The consumers of the service are considered “trusted.”  Trusted consumers of service are those who are considered part of an organization’s legal/contractual umbrella including employees, contractors, & business partners.  Untrusted consumers are those that may be authorized to consume some/all services but are not logical extensions of the organization.
  2. Public
    Public Clouds are provided by a designated service provider and may offer either a single-tenant (dedicated) or multi-tenant (shared) operating environment with all the benefits and functionality of elasticity and the  accountability/utility model of Cloud.
    The physical infrastructure is generally owned by and managed by the designated service provider and located within the provider’s datacenters (off-premise.)  Consumers of Public Cloud services are considered to be untrusted.
  3. Managed
    Managed Clouds are provided by a designated service provider and may offer either a single-tenant (dedicated) or multi-tenant (shared) operating environment with all the benefits and functionality of elasticity and the  accountability/utility model of Cloud.The physical infrastructure is owned by and/or physically located in the organization’s datacenters with an extension of management and security control planes controlled by the designated service provider.  Consumers of Managed Clouds may be trusted or untrusted.
  4. Hybrid
    Hybrid Clouds are a combination of public and private cloud offerings that allow for transitive information exchange and possibly application compatibility and portability across disparate Cloud service offerings and providers utilizing standard or proprietary methodologies regardless of ownership or location.  This model provides for an extension of management and security control planes.  Consumers of Hybrid Clouds may be trusted or untrusted.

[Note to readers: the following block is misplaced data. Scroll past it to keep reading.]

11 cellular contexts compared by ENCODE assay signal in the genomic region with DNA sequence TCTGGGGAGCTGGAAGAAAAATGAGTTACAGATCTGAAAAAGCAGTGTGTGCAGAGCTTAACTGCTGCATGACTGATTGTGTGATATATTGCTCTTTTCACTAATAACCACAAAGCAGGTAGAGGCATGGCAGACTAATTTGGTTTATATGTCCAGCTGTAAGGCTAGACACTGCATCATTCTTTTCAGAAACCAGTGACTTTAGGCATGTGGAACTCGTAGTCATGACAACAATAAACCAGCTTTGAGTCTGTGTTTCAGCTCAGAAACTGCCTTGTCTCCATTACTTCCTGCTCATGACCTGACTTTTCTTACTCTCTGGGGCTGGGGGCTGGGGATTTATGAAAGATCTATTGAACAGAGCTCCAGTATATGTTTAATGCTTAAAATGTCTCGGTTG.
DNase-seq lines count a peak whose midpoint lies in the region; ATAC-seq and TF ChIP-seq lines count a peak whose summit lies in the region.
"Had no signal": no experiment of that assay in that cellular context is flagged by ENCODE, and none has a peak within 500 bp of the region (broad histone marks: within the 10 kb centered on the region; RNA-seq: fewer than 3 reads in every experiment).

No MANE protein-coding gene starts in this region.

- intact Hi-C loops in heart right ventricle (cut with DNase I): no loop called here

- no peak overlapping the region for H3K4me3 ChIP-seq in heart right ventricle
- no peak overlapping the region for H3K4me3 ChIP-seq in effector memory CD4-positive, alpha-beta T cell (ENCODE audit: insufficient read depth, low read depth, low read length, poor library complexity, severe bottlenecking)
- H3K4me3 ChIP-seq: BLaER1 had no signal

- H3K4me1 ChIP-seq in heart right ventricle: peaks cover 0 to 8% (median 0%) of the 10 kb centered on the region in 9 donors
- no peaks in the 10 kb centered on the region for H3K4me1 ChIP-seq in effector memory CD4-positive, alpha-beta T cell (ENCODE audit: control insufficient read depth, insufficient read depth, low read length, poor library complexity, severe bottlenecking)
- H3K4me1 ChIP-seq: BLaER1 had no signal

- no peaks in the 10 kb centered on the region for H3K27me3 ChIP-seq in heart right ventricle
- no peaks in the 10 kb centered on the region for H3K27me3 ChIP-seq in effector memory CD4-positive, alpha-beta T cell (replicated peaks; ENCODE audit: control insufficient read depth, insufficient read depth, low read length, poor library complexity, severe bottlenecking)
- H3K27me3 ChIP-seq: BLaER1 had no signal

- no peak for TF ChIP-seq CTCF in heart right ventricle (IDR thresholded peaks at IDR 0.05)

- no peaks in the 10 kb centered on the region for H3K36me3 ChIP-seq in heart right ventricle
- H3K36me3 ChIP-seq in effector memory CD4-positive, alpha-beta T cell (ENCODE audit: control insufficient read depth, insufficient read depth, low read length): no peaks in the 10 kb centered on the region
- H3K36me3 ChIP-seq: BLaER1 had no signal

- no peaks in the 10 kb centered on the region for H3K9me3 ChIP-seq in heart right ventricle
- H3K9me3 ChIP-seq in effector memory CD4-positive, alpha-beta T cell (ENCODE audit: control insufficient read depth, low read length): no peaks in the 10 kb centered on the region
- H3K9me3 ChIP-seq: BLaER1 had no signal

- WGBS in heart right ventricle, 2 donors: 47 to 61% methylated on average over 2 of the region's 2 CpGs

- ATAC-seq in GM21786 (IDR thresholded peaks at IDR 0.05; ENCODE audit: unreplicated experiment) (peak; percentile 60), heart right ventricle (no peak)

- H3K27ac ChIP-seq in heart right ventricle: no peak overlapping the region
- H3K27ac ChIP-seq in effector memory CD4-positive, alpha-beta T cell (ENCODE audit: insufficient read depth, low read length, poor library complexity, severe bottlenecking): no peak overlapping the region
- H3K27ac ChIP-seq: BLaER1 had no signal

* Note: the benefits of elasticity don’t imply massive scale, which in many cases is not a relevant requirement for an enterprise.  Also, ultimately I deprecated the “managed” designation because it was a variation on a theme, but you can tell that ultimately the distinction I was going for between private and hybrid is the notion of OR versus AND designations in the various criteria.

AWS’ dedicated VPC options now give you another ‘OR’ option when thinking about who manages, owns the infrastructure your workloads run on, and more importantly where.  More specifically, the notion of ‘virtual’ cloud becomes less and less important as the hybrid nature of interconnectedness of resources starts to make more sense — regardless of whether you use overlay solutions like CloudSwitch, “integrated” solutions from vendors like VMware or Citrix or from AWS.  In the long term, the answer will probably be “D) all of the above.”

Providing dedicated compute atop a hypervisor for which you are the only tenant will be attractive to many enterprises who have trouble coming to terms with sharing memory/cpu resources with other customers.  This dedicated functionality costs a pretty penny – $87,600 a year, and as Simon Wardley pointed out that this has an interesting effect inasmuch as it puts a price tag on isolation: